There is a companion page to this post, which explores the quantitative work that was undertaken in Dallas. This post deals with the quantitative mapping, which is an essential part of preparing for UA. It establishes the basic argument that there is enough space, often of a wide variety, in urban areas to grow food.

I was invited to Dallas to drawn an Edible Map and help develop community gardens within the Vickery Meadow area of the city. The area, which centres around a junction called Five Ways, is also home to many refugee communities. I began by drawing the above map which established the main areas with the potential to grow food. A large barrier to mapping the residential areas was that there was no spatial data for grassed areas around housing. Landlords and the city just had no incentive to record grass as opposed to concrete or buildings.

The following four projects were established as a result of the above processes:

Trans.lation Micro Farm, Dallas
8361 Park Lane

In a small strip center located in the heart of Vickery Meadow, one of Dallas’ most culturally diverse neighborhoods, Citizen D has worked to transform an unused alley into a productive row of 10 raised beds. This project is a result of a partnership and shared vision with Trans.lation, an arts and cultural platform in the neighborhood that supports international culture and local economies, and the New Roots program at the IRC.

The raised beds are currently tended by locals who reside in the neighborhood, each bringing their unique cultural heritage to the space, hailing from diverse areas of the globe such as Burma, Mexico, Nepal, and Bhutan.

Vickery Meadow Community Garden, Dallas
6723 Eastridge Drive

Established in 2010 by a dedicated group of community volunteers who identified a strong desire to garden among neighborhood residents, Vickery Meadow Community Garden thrives. Citizen D assumed responsibility for running the garden in 2016 and is in the process of adding landscaping features to make the space even more beautiful as well as developing new education and community outreach programs. Most days, particularly on weekends, visitors will observe a group of passionate and skillful gardeners who originally hail from many countries around the world, including Bhutan, Burma, and South Sudan. The gardeners – all U.S. citizens – grow beloved plants from their native countries along with classic Dallas favorites. Most use the produce in their home kitchens and a few sell their wares to neighbors and friends. The Vickery Meadow Community Garden physically nourishes the neighborhood but sustains its spirit as well. The gardeners are able to use the familiar practice of gardening as a way to build connections and “roots” in their new adopted country, and the garden has become an important site for the creation of community ties and networks of social capital.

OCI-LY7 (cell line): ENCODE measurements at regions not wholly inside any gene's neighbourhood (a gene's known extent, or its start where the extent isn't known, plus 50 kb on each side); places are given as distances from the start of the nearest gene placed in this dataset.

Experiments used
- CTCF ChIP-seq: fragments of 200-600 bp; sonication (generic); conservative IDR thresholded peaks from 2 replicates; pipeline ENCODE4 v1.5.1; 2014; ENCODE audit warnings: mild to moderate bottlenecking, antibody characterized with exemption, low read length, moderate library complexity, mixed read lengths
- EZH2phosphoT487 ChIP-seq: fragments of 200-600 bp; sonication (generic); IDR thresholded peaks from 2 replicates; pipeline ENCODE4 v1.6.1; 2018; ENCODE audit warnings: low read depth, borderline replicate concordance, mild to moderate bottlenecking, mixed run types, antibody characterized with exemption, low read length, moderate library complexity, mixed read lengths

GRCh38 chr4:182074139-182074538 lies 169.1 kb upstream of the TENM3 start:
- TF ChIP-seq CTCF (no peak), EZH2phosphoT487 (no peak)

Skyline Farm, Dallas
7638 Forney Road

Located in Far East Dallas, this new Citizen D garden is located directly across the street from Skyline High School (DISD) in the Buckner Terrace Everglade Park area. At just over 2 acres, the garden will be tended by student and community volunteers. Citizen D is working closely with the Alfano family, who settled the property in April, 1947. Owner Joe Alfano, born in 1960, was raised in the homestead that still stands on the property, and he has fond memories of his uncle farming the land. Now, Citizen D will be re-introducing urban farming to this dynamic neighborhood.

Old East Dallas Community Garden
629 N Peak Street

This planned garden is nestled on almost 1 full acre of land owned by East Dallas Christian Church. Citizen D is in the planning and design stages of this garden, which will accommodate both community gardening and productive farming. Currently, our team members are conducting research with community stakeholders to better understand neighborhood footways and behaviors and to explore how residents would like to engage with an urban garden. This will likely include opportunities to community garden, to buy locally grown produce from a neighborhood farmstead, and to participate in programming and educational events. At Citizen D, context is everything. We are very enthusiastic about the opportunity to create a beautiful space that will engage and inspire gardeners and neighbors alike. Above all, we hope that the garden will encourage all who encounter it to think more deeply about the food that sustains them, their family, their community, and their world.